Plant-based meal kit company Purple Carrot has attracted a $4-million equity investment from Fresh Del Monte Produce. According to Food Business News, the four-year-old company will be looking to get its meal kits into the retail channel and for other expansion opportunities.
Purple Carrot briefly sold meals at select Whole Foods stores in 2016.
“Purple Carrot has tremendous growth momentum in the fast-growing plant-based food segment with a well-known brand and an authentic connection with its customers," Mohammad Abu-Ghazaleh, chairman and CEO of Fresh Del Monte, said in a release. "We believe there will be significant opportunities for our teams to create increased value through product mix and channel expansion."
Fresh Del Monte's investment shows confidence in the plant-based meal trend, especially given the chance to bolster Purple Carrot's at-home delivery with retail availability. Food Business News reported that the meal kit company expects plant-based consumption to double to $25 billion in 2020 and the meal kit market to go from $1.6 billion in 2016 to $35 billion in 2025.
Andy Levitt, founder and CEO of Purple Carrot, called the $4-million stake "an important step forward" for his company. “Helping people eat more plant-based foods represents our differentiated, purpose-driven commitment to making the planet and the people who live on it healthier," he said in a release.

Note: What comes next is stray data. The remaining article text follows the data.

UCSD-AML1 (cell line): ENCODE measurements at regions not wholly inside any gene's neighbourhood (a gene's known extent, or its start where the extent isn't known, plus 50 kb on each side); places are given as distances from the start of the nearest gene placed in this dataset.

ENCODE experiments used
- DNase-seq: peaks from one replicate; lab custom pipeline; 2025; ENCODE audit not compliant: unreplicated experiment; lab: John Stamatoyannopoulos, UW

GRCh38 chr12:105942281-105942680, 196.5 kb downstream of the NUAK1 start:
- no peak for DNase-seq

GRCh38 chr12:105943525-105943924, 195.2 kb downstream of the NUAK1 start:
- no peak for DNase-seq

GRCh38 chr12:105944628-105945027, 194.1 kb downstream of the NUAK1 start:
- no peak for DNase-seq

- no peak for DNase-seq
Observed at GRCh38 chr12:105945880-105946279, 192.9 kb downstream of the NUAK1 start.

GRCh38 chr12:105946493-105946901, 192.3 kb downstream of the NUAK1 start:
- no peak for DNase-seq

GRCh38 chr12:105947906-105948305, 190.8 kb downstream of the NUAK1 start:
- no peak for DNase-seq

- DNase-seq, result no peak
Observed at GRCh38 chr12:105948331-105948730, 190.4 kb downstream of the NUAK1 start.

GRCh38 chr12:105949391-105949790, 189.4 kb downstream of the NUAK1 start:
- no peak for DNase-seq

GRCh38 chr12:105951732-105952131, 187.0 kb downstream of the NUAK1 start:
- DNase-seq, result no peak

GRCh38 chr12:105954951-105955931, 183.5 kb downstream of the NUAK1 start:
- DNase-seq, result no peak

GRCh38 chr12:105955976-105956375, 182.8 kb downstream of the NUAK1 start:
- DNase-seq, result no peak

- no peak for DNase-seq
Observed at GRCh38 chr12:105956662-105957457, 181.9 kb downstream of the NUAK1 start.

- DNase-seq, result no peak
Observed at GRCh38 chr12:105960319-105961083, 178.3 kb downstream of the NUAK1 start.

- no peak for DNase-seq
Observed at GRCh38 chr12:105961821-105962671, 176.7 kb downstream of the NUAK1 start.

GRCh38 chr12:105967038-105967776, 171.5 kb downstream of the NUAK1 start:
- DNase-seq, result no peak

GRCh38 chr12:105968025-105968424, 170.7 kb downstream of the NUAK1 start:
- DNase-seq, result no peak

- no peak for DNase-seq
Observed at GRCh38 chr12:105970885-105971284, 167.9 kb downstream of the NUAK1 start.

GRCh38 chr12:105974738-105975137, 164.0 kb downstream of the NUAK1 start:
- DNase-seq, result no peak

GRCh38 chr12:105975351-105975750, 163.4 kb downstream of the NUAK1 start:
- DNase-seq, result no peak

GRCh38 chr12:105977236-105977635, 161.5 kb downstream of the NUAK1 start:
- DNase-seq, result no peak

Both companies are looking to diversify and expand growth opportunities. While Fresh Del Monte is well-positioned in the fresh and canned fruit and vegetable sectors — thanks in part to its recent $361-million purchase of Mann Packing with its organic vegetable offerings — the stake in Purple Carrot adds a trendy, better-for-you element to its portfolio.
As for Purple Carrot, the investment brings needed heft to its plan to enter the retail channel. It also builds on the $5-million investment it received two years ago from WindSail Capital to gather research on consumer dietary preferences.
After an initial surge in popularity, the meal kit industry has struggled with high operational costs, low subscriber numbers and fickle consumer loyalty. As a result, differentiation within the space has been crucial to attracting and retaining customers.
Purple Carrot had some luck in late 2016 when Whole Foods agreed to put Purple Carrot meal kits in some of its Northeast U.S. stores as a four-month trial run. Even though CEO Andy Levitt has said the experience went well, the company opted instead to push its TB12 Performance Meals developed with Tom Brady, quarterback for the New England Patriots.
"We gained a whole host of learnings from that experience and would be poised to introduce or reintroduce our meals at the retail level when the right partnership presents itself," Levitt told Food Navigator last fall.
Because of its unique positioning, Purple Carrot's brand appears to be a strong contender in the beleaguered meal kit space. According to Tech Crunch, if company success is gauged on how much investment funding they have attracted, Purple Carrot, along with Plated (bought by Albertsons), Blue Apron (also trying to enter the retail space), Hello Fresh (looking to break even in the U.S.) and Chef'd (partnering with Innit on customized meals) are among the healthier ones.
As the predicted shakeout continues in the meal kit business, Purple Carrot seems to be well-positioned to take advantage of growing interest in plant-based meals. And, with this new cash injection, it may be able to enter the more lucrative retail market sooner rather than later.